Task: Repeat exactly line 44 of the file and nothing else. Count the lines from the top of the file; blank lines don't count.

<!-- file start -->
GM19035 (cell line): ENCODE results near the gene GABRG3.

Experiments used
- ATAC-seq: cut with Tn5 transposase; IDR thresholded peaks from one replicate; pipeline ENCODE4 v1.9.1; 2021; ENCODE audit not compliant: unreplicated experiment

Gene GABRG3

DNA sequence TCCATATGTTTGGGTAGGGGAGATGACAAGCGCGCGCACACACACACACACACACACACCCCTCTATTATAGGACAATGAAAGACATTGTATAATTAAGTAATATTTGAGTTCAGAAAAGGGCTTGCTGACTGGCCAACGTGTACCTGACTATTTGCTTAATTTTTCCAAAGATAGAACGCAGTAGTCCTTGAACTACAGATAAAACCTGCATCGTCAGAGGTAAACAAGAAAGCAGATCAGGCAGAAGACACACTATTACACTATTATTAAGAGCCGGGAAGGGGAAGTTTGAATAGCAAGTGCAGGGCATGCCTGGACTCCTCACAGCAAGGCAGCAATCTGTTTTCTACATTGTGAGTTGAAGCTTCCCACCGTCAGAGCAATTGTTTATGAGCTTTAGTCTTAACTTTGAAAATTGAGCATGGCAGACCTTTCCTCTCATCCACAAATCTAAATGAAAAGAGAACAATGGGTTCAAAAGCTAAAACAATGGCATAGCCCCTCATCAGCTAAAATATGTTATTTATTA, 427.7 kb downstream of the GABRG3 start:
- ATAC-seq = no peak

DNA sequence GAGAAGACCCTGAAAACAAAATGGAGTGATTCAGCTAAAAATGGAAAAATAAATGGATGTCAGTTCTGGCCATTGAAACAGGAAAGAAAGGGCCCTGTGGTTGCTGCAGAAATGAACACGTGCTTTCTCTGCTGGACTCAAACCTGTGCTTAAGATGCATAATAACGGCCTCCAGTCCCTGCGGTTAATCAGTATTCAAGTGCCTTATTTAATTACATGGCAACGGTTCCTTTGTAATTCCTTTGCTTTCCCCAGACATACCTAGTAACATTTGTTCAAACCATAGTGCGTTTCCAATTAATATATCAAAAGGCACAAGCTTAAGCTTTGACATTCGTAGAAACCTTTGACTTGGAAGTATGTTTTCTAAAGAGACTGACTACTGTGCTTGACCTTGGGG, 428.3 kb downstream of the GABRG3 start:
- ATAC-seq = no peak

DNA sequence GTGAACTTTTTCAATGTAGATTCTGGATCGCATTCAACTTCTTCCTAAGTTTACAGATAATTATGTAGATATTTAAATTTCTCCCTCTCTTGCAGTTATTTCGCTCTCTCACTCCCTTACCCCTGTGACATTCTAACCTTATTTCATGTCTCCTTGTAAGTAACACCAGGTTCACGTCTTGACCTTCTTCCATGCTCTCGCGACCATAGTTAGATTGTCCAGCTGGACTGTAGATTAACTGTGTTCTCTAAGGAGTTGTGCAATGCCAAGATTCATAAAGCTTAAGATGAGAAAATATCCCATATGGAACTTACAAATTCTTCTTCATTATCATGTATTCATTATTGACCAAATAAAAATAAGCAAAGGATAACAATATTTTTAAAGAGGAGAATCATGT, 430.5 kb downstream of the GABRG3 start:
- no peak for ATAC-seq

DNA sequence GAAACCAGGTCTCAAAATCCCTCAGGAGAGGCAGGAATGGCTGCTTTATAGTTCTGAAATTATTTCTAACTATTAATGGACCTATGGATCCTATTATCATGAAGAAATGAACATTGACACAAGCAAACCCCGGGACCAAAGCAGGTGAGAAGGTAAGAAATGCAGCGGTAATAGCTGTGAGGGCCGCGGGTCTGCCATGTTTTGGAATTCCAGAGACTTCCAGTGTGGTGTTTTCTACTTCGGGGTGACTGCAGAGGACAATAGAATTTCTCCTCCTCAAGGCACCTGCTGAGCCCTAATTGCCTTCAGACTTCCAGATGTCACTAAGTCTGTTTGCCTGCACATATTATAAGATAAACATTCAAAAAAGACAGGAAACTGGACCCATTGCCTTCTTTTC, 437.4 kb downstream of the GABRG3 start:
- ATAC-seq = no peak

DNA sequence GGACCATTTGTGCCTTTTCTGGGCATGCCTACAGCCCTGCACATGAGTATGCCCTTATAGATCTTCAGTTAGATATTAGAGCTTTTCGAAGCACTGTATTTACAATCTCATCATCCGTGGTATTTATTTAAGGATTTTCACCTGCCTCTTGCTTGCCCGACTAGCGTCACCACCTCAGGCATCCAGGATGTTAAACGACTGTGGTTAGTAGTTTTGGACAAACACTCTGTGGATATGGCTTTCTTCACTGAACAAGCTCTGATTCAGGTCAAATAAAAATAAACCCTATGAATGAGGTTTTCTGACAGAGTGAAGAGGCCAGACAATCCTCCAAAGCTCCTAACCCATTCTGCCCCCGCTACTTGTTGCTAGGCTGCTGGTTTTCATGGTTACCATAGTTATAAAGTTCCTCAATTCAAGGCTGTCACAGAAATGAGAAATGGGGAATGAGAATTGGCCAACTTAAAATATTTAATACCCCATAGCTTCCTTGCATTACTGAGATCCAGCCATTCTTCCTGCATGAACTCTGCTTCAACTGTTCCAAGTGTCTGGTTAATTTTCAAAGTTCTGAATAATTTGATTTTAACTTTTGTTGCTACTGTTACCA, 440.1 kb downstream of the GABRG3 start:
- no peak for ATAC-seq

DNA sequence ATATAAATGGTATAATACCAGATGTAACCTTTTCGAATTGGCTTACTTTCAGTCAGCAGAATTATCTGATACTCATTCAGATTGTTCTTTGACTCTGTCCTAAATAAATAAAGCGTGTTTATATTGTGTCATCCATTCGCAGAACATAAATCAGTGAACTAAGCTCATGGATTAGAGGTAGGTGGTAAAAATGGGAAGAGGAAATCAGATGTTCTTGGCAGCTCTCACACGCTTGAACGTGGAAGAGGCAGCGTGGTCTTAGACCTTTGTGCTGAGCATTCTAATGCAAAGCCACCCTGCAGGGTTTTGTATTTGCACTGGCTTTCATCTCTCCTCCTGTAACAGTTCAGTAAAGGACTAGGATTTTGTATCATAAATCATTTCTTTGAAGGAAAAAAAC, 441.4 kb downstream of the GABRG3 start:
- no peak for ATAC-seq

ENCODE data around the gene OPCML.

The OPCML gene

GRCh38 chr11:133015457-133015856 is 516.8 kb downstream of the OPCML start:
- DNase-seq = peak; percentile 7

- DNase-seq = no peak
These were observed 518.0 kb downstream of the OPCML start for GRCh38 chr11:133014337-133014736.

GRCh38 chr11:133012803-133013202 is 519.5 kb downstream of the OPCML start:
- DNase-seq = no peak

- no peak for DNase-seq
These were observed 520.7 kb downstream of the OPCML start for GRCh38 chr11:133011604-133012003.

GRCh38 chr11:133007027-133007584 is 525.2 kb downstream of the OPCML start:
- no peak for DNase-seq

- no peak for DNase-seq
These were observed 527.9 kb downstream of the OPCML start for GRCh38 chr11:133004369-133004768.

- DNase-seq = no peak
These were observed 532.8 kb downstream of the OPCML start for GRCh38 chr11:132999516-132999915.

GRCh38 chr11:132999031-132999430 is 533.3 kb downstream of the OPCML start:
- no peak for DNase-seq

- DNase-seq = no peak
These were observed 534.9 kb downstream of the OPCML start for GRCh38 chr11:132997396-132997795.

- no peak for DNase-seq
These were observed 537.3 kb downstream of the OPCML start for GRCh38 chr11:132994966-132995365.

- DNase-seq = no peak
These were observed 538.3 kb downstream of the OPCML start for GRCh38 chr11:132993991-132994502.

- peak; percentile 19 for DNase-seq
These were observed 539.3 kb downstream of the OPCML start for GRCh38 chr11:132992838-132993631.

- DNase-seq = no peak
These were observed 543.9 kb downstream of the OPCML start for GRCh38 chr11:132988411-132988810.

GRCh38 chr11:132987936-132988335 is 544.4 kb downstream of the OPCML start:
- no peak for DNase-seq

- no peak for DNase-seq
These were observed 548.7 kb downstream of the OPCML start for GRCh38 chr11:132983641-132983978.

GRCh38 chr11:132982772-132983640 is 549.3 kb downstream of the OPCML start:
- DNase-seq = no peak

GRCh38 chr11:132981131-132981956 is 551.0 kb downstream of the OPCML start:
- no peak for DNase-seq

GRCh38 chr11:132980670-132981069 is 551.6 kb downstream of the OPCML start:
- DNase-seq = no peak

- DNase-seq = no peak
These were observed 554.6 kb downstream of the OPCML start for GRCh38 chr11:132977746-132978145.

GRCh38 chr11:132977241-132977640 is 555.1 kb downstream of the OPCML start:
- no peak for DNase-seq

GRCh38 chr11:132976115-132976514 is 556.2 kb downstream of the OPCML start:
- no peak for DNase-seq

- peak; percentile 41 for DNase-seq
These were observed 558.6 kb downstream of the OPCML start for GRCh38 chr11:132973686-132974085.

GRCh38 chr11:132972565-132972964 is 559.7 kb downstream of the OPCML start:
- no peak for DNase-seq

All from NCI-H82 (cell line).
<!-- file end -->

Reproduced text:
These were observed 543.9 kb downstream of the OPCML start for GRCh38 chr11:132988411-132988810.